To the Editor :
“Our Pigs, Our Food, Our Health,” by Nicholas D. Kristof (column, March 12), addresses a topic of paramount importance, the epidemic of MRSA (methicillin-resistant Staphylococcus aureus) in our community.
Mr. Kristof draws an association between the occurrence of community-acquired MRSA in a farm town in northwestern Indiana to the death of a family doctor. From the facts presented, there is no evidence that the doctor died of MRSA. Without a proper investigation, such anecdotal information may deter doctors from caring for MRSA patients. Recall the early stages of the H.I.V. epidemic.
Second, Mr. Kristof links MRSA in the Indiana community to that of possible transmission from local hog farms. As has been well publicized, communities across America are experiencing outbreaks of MRSA infections, including our communities in Memphis and Nashville. We have no reason to think that this town in Indiana is different from other locales in the United States where a majority of skin infections presenting to the emergency room are caused by MRSA.
Also, MRSA infection transmission is bidirectional — how do we know that the hogs may not be getting the infections from humans?
Lastly, Mr. Kristof states that officials were not called because it would outrage the neighbors. When there is smoke, one calls the fire department, not the local paper.
But we do agree with Mr. Kristof that there is no evidence that pork meat causes MRSA infections, and we further agree that the “insane overuse” of antibiotics is playing a role in the MRSA epidemic — but it is not just in our livestock feeds, it is also in our primary and specialty doctors’ clinics.
Memphis, March 14, 2009
The writers, both medical doctors, are, respectively, an infectious-diseases specialist and adjunct assistant professor at the Rollins School of Public Health at Emory University; and professor and chairman of the department of preventive medicine, Vanderbilt University School of Medicine.
To the Editor:
Nicholas D. Kristof’s March 12 column suggesting that incidences of MRSA in Indiana were caused by hog farms is sensationalistic.
We are responsible for the safety of our workers and our communities — we live and work here, too. The illnesses in Camden are unfortunate, but do not originate with the area’s hog farms.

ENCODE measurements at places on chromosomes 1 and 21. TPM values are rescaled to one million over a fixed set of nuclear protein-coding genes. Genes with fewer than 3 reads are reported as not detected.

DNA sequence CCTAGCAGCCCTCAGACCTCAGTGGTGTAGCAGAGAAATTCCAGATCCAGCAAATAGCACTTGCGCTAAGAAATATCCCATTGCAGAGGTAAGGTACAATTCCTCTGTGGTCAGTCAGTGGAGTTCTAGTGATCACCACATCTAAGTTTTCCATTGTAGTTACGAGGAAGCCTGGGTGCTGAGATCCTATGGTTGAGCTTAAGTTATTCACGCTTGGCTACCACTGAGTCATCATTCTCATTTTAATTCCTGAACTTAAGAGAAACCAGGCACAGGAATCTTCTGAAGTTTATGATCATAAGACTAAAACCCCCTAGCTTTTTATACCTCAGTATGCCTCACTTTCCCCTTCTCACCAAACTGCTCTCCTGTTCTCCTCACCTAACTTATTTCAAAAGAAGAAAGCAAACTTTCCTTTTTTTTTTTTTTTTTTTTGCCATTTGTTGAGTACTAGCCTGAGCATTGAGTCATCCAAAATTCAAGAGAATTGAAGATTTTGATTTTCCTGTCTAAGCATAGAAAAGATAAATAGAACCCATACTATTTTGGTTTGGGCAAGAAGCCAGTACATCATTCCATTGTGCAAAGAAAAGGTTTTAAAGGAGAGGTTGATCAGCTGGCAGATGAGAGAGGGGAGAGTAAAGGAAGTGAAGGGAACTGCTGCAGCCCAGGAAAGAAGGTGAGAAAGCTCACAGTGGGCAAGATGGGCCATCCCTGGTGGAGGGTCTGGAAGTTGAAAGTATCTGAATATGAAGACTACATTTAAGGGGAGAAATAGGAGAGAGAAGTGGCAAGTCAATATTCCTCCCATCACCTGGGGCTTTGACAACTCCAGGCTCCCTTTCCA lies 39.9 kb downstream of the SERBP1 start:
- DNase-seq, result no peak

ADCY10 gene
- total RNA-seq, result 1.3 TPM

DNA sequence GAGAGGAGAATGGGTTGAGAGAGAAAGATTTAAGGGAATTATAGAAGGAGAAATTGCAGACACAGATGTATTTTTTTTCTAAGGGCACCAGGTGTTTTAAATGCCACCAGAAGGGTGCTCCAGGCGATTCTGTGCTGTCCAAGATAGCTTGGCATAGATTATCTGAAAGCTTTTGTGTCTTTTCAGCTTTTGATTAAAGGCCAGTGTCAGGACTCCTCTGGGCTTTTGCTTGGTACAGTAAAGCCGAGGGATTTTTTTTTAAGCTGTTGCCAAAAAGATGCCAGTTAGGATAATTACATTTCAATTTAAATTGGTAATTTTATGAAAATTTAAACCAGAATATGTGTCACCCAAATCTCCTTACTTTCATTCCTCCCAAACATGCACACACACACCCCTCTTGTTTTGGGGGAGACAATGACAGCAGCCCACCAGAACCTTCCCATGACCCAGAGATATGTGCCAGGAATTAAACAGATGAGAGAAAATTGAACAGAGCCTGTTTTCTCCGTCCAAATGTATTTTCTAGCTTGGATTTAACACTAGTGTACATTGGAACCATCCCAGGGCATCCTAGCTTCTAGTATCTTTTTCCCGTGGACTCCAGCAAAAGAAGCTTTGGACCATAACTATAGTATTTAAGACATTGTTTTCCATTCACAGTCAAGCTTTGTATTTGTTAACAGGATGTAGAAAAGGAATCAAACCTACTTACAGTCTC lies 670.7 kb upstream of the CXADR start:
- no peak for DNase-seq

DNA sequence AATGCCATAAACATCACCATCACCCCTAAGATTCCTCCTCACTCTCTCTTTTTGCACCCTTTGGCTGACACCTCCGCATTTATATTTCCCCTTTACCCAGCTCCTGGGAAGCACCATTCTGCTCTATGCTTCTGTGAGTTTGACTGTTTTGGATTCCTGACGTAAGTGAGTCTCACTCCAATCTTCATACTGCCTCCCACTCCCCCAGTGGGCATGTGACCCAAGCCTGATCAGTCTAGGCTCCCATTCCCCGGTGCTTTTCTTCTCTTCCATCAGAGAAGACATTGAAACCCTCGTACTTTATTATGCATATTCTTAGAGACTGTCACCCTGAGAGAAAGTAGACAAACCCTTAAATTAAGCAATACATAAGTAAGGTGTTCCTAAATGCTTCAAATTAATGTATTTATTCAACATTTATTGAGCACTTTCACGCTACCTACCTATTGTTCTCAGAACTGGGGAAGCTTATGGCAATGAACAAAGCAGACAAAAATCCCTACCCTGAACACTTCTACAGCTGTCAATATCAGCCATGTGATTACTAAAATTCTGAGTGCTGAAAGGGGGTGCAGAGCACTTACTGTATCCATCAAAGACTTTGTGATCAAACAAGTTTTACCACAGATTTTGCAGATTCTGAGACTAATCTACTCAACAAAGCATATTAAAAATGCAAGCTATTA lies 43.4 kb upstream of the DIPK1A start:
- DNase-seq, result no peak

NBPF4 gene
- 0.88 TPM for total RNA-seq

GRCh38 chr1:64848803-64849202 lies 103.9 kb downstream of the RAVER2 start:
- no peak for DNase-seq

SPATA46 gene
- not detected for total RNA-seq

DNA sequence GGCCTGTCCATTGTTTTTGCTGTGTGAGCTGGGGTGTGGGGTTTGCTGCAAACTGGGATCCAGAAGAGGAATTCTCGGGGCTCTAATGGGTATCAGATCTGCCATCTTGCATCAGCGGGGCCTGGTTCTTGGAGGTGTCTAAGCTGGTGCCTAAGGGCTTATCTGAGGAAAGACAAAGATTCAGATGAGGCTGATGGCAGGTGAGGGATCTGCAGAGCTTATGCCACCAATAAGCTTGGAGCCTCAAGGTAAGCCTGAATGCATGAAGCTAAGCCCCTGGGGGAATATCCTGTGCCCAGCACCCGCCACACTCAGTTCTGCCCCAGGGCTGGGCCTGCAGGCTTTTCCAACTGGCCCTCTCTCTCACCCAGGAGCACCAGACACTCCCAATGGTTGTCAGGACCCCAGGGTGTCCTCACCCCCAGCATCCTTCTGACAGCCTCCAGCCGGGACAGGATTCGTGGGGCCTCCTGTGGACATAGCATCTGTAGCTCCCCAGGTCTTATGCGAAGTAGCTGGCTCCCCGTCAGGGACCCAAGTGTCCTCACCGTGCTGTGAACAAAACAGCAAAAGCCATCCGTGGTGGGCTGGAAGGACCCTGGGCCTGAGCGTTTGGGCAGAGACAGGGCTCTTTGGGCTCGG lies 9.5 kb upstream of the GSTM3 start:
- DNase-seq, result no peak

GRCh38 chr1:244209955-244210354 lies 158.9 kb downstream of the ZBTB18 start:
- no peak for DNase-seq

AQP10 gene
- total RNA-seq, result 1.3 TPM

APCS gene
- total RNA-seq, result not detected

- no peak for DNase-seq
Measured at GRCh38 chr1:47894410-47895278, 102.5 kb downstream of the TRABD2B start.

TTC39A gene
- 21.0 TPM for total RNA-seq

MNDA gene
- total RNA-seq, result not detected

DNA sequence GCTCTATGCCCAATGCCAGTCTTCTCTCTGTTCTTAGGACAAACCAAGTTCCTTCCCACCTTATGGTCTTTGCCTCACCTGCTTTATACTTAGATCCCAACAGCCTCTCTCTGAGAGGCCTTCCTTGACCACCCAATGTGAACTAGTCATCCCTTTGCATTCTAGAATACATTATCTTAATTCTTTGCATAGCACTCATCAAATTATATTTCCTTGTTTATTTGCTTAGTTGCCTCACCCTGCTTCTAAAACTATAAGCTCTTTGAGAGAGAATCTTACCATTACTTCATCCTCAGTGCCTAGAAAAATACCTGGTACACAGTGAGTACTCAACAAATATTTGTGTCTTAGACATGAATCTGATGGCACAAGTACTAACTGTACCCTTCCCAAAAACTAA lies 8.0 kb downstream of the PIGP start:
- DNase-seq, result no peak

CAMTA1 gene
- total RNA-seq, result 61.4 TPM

Our industry has financed a number of MRSA research projects, with no conclusive evidence linking a hog-to-human transmission of the bacterium. And according to the Centers for Disease Control and Prevention, having contact with pigs does not increase one’s chance of getting MRSA.
So as Mr. Kristof suggests, the evidence is far from conclusive.
Indiana Pork Producers Association
Wabash, Ind., March 13, 2009
To the Editor:
As an infectious-diseases physician, I read with interest Nicholas D. Kristof’s column about MRSA in pigs and people in Indiana.
A crude relationship exists between the increasing use of antibiotics and the selection of resistant strains. In the United States methicillin resistance appeared in the 1970s in several hospitals and has continued to challenge infection-control experts. But it was the pen of people, not the pen for pigs, that was the primary selecting force.
Once MRSA appeared, the expansion of its prevalence was caused not so much by antibiotic use but by person-to-person transmission. Infection control is the key to limiting MRSA, although I do agree that we can abandon the routine use of antibiotics in animal husbandry.
From the perspective of the Staphylococcus aureus (including MRSA), the organism is an equal opportunity guest in the nasal passages of man or mammal.
Richard P. Wenzel
Richmond, Va., March 12, 2009
The writer is a professor and chairman of the department of internal medicine at Virginia Commonwealth University.
To the Editor:
Like Nicholas D. Kristof, I’m not opposed to hog farmers or people consuming meat. But we are paying the price for having as much meat as we want, whenever we want, and cheaply, too. Millions of animals cannot be forced to grow on schedule without subjecting them to conditions that require the use (and abuse) of antibiotics.
Technology can control nature only for so long. If we insist on a daily practice of having our steak and eating it, too, then we must expect a nice big helping of superbugs on the side.
East Northport, N.Y., March 12, 2009
To the Editor:
The sharing of methicillin-resistant Staphylococcus aureus (MRSA) between pigs and people illustrates that many microbes infect across species, and that animal, human and environmental health are inextricably linked.
Unfortunately, during much of the 20th century, communication and collaboration among physicians, veterinarians and other health-science professionals waned. Institutional, geographic and financing barriers often prohibit meaningful interactions among experts. The result is that surveillance, research, prevention and control measures for cross-species infections like MRSA are not coordinated and optimized.
“One Health” is a concept that promotes the integration of human, animal and environmental health. If we are to face the challenges of the 21st century, we will need a new paradigm in how we approach disease. Carrying out One Health in government, academia and industry would be an important step in this direction.
Laura H. Kahn
Tom Monath, Jack Woodall
Princeton, N.J., March 12, 2009
The writers are, respectively, a medical doctor, a veterinarian, a medical doctor and a research scientist who advocate, promote and support the One Health concept through their Web site and other endeavors.
A letter from the Indiana Pork Producers Association on Thursday about MRSA, or methicillin-resistant Staphylococcus aureus, referred to it incorrectly. It is a bacterium, not a virus.
Source: New York Times